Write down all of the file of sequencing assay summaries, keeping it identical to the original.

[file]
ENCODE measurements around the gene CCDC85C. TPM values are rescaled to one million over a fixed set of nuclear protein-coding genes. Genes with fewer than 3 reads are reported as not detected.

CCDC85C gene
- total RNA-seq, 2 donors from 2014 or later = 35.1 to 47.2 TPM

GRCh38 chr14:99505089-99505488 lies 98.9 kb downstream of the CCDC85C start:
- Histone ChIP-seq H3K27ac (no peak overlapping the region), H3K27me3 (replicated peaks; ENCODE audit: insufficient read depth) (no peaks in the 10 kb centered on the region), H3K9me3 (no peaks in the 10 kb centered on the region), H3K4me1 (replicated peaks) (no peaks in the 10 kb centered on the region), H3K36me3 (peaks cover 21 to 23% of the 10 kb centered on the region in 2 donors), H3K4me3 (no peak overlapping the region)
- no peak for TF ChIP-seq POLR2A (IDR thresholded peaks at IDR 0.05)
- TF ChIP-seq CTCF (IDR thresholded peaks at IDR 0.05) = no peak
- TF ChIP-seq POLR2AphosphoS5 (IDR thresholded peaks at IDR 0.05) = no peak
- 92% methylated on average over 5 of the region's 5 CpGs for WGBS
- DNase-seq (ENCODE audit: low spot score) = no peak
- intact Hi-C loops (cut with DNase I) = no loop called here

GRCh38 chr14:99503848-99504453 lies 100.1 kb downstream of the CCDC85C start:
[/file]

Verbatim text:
ENCODE measurements around the gene CCDC85C. TPM values are rescaled to one million over a fixed set of nuclear protein-coding genes. Genes with fewer than 3 reads are reported as not detected.

CCDC85C gene
- total RNA-seq, 2 donors from 2014 or later = 35.1 to 47.2 TPM

GRCh38 chr14:99505089-99505488 lies 98.9 kb downstream of the CCDC85C start:
- Histone ChIP-seq H3K27ac (no peak overlapping the region), H3K27me3 (replicated peaks; ENCODE audit: insufficient read depth) (no peaks in the 10 kb centered on the region), H3K9me3 (no peaks in the 10 kb centered on the region), H3K4me1 (replicated peaks) (no peaks in the 10 kb centered on the region), H3K36me3 (peaks cover 21 to 23% of the 10 kb centered on the region in 2 donors), H3K4me3 (no peak overlapping the region)
- no peak for TF ChIP-seq POLR2A (IDR thresholded peaks at IDR 0.05)
- TF ChIP-seq CTCF (IDR thresholded peaks at IDR 0.05) = no peak
- TF ChIP-seq POLR2AphosphoS5 (IDR thresholded peaks at IDR 0.05) = no peak
- 92% methylated on average over 5 of the region's 5 CpGs for WGBS
- DNase-seq (ENCODE audit: low spot score) = no peak
- intact Hi-C loops (cut with DNase I) = no loop called here

GRCh38 chr14:99503848-99504453 lies 100.1 kb downstream of the CCDC85C start: